Cows suffering from severe NEB tend to have a more significant reduction in serum IGF-1 than their moderate NEB counterparts. This reduction is a direct consequence of the reduction in hepatic IGF-1 mRNA expression (Fenwick et al., 2008). This study also concluded that severe NEB cows exhibited reduced hepatic gene expression for the transcripts which encode IGF-1R, IGF-2R, and IGF binding proteins (IGFBP’s). Dairy cows experience a 70% reduction in IGF-1 following calving (Kobayashi et al., 1999) and is associated with increased plasma GH, decreased plasma insulin and the onset of NEB (Kim et al., 2004). GHR 1A and IGF-1 mRNA declines from 2 weeks before parturition to 1 week after parturition (Radcliff et al., 2003). The reduction in IGF-1 removes the negative feedback mechanism on GH synthesis and secretion allowing GH concentrations to increase postpartum (Veldhuis et al., 2001).
The use of housekeeping genes (HKG) such as glyceraldehyde-3-phosphate-dehydrogenase (GAPDH) and cyclophilin as an internal standard when studying hepatic gene expression changes has been explored. Due to sensitivity the ideal HKG copy number will be stably expressed internal control gene and wont vary with experimental treatment or physiological status within the tissue of interest allowing increased accuracy in detecting changes in genes of interest (Thellin et al., 1999; Janovick-Guretzky et al., 2007). GAPDH catalyses the oxidative phosphorylation of glyceraldehyde-3-phosphate to 1, 3 bisphosphate during glycolysis and the reverse reaction in gluconeogenesis (GY, 2002). Cyclophilin plays a variety of different roles including molecular chaperones for protein folding (Ivery, 2000). Gene expression of GADPH and cyclophilin increases to 2-3 fold in early lactation while hyperinsulinemia reduces their expression (Rhoads et al., 2003). These genes are regulated within the liver so are not suitable for hepatic gene expressions studies during the transition period, negative energy balance or during times of plasma insulin variations (Rhoads et al., 2003). Recently RSP9 was found to be a suitable HKG for studies involving hepatic gene expression during the periparturient period as it was stably expressed across different sample types. However, concerns have been expressed over using a single HKG (Tricarico et al., 2002). For experiments where samples are taken pre-partum, postpartum or both and for experiments involving dietary treatments found that RSP9 and GAPDH would be the best combination of HKG for expression studies (Janovick-Guretzky et al., 2007).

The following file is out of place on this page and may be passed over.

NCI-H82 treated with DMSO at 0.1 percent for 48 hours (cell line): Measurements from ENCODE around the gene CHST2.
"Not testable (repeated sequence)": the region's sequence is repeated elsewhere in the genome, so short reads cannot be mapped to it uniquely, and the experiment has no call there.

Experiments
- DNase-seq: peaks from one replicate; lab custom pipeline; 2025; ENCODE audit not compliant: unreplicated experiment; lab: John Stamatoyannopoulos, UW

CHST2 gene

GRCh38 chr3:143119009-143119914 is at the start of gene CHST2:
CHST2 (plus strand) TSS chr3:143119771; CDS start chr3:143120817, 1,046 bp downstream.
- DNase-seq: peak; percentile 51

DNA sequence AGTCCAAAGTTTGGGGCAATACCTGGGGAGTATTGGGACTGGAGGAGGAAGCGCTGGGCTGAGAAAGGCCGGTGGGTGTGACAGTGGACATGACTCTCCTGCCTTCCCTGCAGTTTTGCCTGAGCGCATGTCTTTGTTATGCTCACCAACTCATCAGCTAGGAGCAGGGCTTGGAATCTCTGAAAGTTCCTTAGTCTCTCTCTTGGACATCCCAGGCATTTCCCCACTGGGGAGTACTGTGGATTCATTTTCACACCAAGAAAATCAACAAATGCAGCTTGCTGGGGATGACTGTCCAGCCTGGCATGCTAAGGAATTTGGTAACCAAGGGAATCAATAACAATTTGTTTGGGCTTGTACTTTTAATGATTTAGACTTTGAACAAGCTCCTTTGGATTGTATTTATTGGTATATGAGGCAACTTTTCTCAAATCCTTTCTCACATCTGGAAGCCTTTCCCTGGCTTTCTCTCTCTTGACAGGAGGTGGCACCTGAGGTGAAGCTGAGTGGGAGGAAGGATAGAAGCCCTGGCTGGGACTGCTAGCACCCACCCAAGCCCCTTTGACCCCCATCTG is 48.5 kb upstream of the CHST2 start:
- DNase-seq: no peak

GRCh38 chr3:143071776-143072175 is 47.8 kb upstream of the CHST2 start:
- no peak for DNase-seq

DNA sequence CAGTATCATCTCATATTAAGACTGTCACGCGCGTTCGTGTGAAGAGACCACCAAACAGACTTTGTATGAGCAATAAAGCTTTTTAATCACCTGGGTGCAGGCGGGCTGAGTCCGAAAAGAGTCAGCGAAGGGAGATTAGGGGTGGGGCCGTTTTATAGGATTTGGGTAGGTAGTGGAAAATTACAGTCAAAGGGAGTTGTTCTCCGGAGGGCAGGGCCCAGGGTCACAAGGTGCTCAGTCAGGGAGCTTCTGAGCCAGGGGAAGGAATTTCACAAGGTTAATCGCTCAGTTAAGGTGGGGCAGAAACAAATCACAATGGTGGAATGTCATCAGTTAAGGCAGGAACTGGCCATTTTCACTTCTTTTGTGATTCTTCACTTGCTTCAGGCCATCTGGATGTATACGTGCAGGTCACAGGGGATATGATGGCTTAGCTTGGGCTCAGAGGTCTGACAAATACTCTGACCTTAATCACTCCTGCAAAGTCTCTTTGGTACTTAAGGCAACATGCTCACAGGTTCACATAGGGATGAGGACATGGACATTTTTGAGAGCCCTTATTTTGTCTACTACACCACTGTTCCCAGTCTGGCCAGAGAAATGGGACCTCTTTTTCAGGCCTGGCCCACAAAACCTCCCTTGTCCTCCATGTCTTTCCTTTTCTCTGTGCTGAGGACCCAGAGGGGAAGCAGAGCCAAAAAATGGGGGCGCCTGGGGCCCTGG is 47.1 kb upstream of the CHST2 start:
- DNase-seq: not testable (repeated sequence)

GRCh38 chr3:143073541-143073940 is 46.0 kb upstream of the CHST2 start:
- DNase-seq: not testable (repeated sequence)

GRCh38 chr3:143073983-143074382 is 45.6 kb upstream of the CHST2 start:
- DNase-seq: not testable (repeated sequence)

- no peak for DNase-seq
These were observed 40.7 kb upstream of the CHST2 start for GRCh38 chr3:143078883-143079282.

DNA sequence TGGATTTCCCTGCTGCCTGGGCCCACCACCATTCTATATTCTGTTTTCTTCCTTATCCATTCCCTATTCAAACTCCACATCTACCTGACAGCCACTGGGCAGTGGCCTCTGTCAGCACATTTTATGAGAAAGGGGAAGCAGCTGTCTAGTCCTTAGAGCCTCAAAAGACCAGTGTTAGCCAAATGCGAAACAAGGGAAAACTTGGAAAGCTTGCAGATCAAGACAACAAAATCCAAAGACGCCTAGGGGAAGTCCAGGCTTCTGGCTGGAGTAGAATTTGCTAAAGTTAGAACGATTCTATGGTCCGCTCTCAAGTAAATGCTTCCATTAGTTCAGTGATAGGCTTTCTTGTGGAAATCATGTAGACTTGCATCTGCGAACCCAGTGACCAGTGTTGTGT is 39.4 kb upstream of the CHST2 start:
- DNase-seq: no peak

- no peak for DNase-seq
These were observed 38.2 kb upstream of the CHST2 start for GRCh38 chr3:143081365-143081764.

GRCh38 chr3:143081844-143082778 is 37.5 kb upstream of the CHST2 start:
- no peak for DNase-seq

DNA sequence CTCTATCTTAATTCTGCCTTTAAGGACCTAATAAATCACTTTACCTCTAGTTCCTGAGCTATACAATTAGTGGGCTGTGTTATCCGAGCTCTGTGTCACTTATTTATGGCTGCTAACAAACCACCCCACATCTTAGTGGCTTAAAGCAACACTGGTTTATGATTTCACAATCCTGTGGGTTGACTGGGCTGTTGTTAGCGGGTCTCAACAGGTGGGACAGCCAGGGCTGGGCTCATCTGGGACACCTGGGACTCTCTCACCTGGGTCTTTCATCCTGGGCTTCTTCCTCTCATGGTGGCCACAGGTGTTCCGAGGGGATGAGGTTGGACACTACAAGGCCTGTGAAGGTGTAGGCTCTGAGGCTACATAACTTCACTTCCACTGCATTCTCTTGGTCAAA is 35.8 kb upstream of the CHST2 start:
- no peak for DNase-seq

Nearing the onset of parturition DMI declines (Greenfield et al., 2000b), in order to compensate for this decline the liver adapts through an increase in gluconeogenesis capacity from lactate, pyruvate, AA and other sources (Greenfield et al., 2000a). Phosphoenolpyruvate carboxykinase (PEPCK) and pyruvate carboxylase (PC) are rate limiting enzymes in hepatic gluconeogenesis for precursors entering the gluconeogenic path prior to triose phosphate. Through the tricarboxylic (TCA) cycle oxaloacetate is formed through the metabolism of propionate while the formation of oxaloacetate from lactate requires the conversion to pyruvate first by PC. Carbons present in the amino acids (AA) serine, cysteine, glycine, alanine, tryptophan and threonine are metabolised to glucose through the pyruvate step of the TCA cycle. However threonine can also be metabolized to glucose through propionyl-coA (Stryer, 1995). There is an increase in in PC mRNA during the transition to lactation which is reflected in alterations in PC activity and pretranslational regulation of PC mRNA abundance with no observed changes in PECK abundance until 28 days in milk (Weber et al., 2013). These alterations in glucose metabolism during the transition period favour an increased capacity for gluconeogenesis from lactate, amino acids or the two combined in order to facilitate the onset of lactation and the increased demand for glucose or gluconeogenic precursors (Greenfield et al., 2000a). All genes related to gluconeogenesis (Table 1) have been observed to have lower mRNA at -3 weeks relative to parturition compared with 13 weeks postpartum (Graber et al., 2010).